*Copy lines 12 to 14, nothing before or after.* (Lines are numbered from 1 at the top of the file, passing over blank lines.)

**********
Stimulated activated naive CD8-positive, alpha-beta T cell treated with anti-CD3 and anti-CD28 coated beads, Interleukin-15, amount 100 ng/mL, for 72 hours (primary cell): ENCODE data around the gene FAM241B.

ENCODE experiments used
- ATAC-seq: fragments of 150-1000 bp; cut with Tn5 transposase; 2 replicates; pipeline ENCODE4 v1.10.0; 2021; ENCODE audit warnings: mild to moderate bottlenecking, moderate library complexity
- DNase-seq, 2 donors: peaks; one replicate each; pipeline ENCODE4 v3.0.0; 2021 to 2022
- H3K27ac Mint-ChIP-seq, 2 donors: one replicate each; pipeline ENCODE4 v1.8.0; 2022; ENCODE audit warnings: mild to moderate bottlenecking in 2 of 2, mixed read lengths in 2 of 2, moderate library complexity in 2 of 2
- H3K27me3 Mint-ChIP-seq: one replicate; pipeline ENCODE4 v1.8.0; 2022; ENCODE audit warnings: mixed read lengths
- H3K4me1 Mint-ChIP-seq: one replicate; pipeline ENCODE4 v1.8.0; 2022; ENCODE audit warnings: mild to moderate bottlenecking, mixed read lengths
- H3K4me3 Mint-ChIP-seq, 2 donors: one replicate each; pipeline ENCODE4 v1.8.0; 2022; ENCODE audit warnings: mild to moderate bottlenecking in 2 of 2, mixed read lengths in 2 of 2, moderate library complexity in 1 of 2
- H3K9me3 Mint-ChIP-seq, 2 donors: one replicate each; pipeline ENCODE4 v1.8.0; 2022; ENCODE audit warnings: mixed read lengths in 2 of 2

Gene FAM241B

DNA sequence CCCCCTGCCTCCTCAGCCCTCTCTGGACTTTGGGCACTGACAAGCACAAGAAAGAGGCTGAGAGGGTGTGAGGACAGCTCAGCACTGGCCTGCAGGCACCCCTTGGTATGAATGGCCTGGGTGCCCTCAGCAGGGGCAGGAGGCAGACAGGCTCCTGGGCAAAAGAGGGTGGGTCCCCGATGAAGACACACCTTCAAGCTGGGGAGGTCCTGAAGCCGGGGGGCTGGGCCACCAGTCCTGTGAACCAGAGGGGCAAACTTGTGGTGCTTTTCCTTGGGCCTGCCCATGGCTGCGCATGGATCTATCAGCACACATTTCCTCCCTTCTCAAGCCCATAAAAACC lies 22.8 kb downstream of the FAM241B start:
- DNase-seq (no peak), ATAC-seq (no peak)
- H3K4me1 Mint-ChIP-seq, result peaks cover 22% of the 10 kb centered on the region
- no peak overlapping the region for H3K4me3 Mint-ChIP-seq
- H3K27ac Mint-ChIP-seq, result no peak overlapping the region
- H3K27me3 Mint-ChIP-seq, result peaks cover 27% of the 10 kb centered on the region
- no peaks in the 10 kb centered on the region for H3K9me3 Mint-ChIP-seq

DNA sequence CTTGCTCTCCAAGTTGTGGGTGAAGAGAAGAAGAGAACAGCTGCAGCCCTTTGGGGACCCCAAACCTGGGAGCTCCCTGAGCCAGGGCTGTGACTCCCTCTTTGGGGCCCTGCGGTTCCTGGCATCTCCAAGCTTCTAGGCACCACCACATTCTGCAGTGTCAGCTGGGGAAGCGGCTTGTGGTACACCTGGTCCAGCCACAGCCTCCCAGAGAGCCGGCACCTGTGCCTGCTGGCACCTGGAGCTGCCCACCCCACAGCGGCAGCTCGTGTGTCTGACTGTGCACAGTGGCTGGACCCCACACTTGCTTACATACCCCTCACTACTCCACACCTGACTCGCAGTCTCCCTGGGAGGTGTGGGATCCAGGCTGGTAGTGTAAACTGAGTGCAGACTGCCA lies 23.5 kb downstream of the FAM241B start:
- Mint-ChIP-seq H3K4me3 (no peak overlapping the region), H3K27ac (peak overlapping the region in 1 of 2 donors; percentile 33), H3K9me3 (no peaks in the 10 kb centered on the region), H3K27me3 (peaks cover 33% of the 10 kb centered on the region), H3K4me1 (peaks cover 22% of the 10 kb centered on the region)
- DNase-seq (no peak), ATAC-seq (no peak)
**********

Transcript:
- DNase-seq (no peak), ATAC-seq (no peak)
- H3K4me1 Mint-ChIP-seq, result peaks cover 22% of the 10 kb centered on the region
- no peak overlapping the region for H3K4me3 Mint-ChIP-seq